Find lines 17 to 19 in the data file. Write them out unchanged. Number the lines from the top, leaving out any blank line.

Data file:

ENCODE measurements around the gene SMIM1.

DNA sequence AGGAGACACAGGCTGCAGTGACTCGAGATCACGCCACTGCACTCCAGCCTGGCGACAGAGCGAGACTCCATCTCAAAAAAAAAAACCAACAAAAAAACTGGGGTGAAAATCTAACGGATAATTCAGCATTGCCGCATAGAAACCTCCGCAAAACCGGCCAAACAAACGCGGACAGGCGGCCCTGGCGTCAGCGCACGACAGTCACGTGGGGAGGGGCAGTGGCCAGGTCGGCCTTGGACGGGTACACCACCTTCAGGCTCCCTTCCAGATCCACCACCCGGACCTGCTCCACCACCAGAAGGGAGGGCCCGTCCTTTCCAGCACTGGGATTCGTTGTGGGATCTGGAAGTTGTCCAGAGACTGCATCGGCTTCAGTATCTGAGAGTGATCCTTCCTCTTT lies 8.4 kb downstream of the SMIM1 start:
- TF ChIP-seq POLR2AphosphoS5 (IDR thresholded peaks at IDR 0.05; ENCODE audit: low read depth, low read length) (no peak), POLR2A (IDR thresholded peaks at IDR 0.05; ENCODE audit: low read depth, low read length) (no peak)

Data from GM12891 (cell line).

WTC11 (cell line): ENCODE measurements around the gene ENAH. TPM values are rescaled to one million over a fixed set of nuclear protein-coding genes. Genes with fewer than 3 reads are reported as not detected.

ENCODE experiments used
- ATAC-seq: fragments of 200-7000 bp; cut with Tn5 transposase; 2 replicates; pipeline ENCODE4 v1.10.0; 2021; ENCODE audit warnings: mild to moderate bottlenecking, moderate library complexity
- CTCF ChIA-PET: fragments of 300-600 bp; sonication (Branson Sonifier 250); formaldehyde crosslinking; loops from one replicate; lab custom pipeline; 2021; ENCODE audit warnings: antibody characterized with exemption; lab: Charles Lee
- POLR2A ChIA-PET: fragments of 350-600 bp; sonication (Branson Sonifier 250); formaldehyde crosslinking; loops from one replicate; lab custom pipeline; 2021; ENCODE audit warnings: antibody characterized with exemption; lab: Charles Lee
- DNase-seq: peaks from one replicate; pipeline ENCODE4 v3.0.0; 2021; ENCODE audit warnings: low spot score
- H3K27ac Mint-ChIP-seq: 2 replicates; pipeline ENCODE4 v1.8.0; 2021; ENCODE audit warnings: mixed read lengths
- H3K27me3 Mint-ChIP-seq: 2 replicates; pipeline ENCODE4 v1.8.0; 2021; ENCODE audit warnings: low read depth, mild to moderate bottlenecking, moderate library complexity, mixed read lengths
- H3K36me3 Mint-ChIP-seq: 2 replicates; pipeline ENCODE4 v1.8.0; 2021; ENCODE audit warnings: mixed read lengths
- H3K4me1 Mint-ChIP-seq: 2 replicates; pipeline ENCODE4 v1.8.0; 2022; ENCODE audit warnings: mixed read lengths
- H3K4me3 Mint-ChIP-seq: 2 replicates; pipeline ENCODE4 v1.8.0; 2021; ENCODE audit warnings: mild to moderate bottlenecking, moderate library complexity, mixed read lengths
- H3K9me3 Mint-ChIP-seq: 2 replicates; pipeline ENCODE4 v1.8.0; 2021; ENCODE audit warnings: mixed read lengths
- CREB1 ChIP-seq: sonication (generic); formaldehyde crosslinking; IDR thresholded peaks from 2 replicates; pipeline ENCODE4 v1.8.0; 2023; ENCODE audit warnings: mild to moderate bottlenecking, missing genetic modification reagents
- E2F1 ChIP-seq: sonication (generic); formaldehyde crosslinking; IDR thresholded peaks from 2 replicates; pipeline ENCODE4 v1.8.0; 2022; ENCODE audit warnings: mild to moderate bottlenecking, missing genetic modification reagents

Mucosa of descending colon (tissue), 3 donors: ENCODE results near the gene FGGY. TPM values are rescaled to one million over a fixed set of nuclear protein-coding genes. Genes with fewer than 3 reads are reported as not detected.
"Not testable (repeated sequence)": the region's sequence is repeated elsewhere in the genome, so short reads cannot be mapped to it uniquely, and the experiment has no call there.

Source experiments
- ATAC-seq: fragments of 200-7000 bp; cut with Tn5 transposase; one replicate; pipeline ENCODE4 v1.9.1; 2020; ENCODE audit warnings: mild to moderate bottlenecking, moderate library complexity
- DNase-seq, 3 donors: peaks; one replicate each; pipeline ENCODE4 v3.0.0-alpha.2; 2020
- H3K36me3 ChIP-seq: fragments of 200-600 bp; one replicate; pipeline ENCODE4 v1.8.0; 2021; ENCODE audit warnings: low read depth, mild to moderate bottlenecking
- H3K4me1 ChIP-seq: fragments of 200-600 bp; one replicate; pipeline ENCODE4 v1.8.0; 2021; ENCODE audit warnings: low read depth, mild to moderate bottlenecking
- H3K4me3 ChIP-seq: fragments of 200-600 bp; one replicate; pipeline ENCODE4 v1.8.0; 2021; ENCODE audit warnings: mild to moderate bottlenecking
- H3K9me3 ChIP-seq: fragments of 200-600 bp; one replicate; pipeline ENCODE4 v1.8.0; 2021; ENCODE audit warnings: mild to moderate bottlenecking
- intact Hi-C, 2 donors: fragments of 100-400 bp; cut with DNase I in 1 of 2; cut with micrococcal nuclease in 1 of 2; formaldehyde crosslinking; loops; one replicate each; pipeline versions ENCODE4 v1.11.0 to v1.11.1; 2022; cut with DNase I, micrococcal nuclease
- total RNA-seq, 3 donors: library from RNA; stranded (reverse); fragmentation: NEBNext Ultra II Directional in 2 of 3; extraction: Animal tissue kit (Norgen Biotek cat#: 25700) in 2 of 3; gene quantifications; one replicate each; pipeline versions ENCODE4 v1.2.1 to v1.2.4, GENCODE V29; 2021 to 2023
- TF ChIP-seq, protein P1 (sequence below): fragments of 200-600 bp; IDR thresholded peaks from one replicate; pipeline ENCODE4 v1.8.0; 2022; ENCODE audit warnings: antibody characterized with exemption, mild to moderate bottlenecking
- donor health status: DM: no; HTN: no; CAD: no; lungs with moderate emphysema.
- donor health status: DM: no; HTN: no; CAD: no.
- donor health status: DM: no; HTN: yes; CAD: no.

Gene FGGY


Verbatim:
- CREB1 ChIP-seq: sonication (generic); formaldehyde crosslinking; IDR thresholded peaks from 2 replicates; pipeline ENCODE4 v1.8.0; 2023; ENCODE audit warnings: mild to moderate bottlenecking, missing genetic modification reagents
- E2F1 ChIP-seq: sonication (generic); formaldehyde crosslinking; IDR thresholded peaks from 2 replicates; pipeline ENCODE4 v1.8.0; 2022; ENCODE audit warnings: mild to moderate bottlenecking, missing genetic modification reagents

Mucosa of descending colon (tissue), 3 donors: ENCODE results near the gene FGGY. TPM values are rescaled to one million over a fixed set of nuclear protein-coding genes. Genes with fewer than 3 reads are reported as not detected.